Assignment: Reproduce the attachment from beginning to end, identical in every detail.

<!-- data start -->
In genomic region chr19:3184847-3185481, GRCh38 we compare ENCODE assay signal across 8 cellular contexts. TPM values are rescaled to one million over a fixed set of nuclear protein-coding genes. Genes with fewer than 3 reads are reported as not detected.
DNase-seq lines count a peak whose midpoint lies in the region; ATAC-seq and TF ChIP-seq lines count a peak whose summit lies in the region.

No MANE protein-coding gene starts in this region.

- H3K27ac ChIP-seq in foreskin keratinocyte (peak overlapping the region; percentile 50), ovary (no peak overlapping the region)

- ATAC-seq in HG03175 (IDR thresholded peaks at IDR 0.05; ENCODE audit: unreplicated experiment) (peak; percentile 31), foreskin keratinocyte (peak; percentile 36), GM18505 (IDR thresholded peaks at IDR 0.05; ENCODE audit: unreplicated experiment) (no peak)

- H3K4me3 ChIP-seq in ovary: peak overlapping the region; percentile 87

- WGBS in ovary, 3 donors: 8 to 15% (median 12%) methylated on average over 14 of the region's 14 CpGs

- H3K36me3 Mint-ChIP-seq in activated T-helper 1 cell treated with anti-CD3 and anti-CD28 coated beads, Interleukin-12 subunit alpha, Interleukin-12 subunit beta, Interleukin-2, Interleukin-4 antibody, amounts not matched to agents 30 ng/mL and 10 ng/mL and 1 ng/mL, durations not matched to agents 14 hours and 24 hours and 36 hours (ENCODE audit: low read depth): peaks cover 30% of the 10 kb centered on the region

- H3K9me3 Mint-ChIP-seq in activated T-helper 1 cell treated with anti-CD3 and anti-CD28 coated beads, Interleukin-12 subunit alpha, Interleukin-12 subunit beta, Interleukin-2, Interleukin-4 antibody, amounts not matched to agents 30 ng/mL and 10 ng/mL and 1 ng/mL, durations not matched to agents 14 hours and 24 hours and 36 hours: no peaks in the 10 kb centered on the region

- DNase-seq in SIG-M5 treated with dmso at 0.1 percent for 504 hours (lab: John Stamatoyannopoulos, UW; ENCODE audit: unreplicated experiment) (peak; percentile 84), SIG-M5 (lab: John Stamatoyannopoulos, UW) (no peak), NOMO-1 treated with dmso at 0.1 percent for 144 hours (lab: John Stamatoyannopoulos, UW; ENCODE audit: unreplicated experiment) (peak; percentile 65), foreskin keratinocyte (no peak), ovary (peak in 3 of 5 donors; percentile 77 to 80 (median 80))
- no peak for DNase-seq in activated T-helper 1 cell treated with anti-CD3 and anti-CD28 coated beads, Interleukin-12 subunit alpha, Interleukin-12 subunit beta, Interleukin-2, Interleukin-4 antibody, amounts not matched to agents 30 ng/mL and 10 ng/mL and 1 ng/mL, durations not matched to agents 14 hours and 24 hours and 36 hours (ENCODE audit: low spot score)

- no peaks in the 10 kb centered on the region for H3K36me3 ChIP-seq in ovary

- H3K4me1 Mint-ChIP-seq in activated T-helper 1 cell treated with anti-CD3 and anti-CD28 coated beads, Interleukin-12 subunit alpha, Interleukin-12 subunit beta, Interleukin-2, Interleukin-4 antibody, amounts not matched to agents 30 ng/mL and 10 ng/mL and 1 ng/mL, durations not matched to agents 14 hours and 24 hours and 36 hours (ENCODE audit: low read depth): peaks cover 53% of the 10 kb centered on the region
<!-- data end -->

In genomic region chr19:3184847-3185481, GRCh38 we compare ENCODE assay signal across 8 cellular contexts. TPM values are rescaled to one million over a fixed set of nuclear protein-coding genes. Genes with fewer than 3 reads are reported as not detected.
DNase-seq lines count a peak whose midpoint lies in the region; ATAC-seq and TF ChIP-seq lines count a peak whose summit lies in the region.

No MANE protein-coding gene starts in this region.

- H3K27ac ChIP-seq in foreskin keratinocyte (peak overlapping the region; percentile 50), ovary (no peak overlapping the region)

- ATAC-seq in HG03175 (IDR thresholded peaks at IDR 0.05; ENCODE audit: unreplicated experiment) (peak; percentile 31), foreskin keratinocyte (peak; percentile 36), GM18505 (IDR thresholded peaks at IDR 0.05; ENCODE audit: unreplicated experiment) (no peak)

- H3K4me3 ChIP-seq in ovary: peak overlapping the region; percentile 87

- WGBS in ovary, 3 donors: 8 to 15% (median 12%) methylated on average over 14 of the region's 14 CpGs

- H3K36me3 Mint-ChIP-seq in activated T-helper 1 cell treated with anti-CD3 and anti-CD28 coated beads, Interleukin-12 subunit alpha, Interleukin-12 subunit beta, Interleukin-2, Interleukin-4 antibody, amounts not matched to agents 30 ng/mL and 10 ng/mL and 1 ng/mL, durations not matched to agents 14 hours and 24 hours and 36 hours (ENCODE audit: low read depth): peaks cover 30% of the 10 kb centered on the region

- H3K9me3 Mint-ChIP-seq in activated T-helper 1 cell treated with anti-CD3 and anti-CD28 coated beads, Interleukin-12 subunit alpha, Interleukin-12 subunit beta, Interleukin-2, Interleukin-4 antibody, amounts not matched to agents 30 ng/mL and 10 ng/mL and 1 ng/mL, durations not matched to agents 14 hours and 24 hours and 36 hours: no peaks in the 10 kb centered on the region

- DNase-seq in SIG-M5 treated with dmso at 0.1 percent for 504 hours (lab: John Stamatoyannopoulos, UW; ENCODE audit: unreplicated experiment) (peak; percentile 84), SIG-M5 (lab: John Stamatoyannopoulos, UW) (no peak), NOMO-1 treated with dmso at 0.1 percent for 144 hours (lab: John Stamatoyannopoulos, UW; ENCODE audit: unreplicated experiment) (peak; percentile 65), foreskin keratinocyte (no peak), ovary (peak in 3 of 5 donors; percentile 77 to 80 (median 80))
- no peak for DNase-seq in activated T-helper 1 cell treated with anti-CD3 and anti-CD28 coated beads, Interleukin-12 subunit alpha, Interleukin-12 subunit beta, Interleukin-2, Interleukin-4 antibody, amounts not matched to agents 30 ng/mL and 10 ng/mL and 1 ng/mL, durations not matched to agents 14 hours and 24 hours and 36 hours (ENCODE audit: low spot score)

- no peaks in the 10 kb centered on the region for H3K36me3 ChIP-seq in ovary

- H3K4me1 Mint-ChIP-seq in activated T-helper 1 cell treated with anti-CD3 and anti-CD28 coated beads, Interleukin-12 subunit alpha, Interleukin-12 subunit beta, Interleukin-2, Interleukin-4 antibody, amounts not matched to agents 30 ng/mL and 10 ng/mL and 1 ng/mL, durations not matched to agents 14 hours and 24 hours and 36 hours (ENCODE audit: low read depth): peaks cover 53% of the 10 kb centered on the region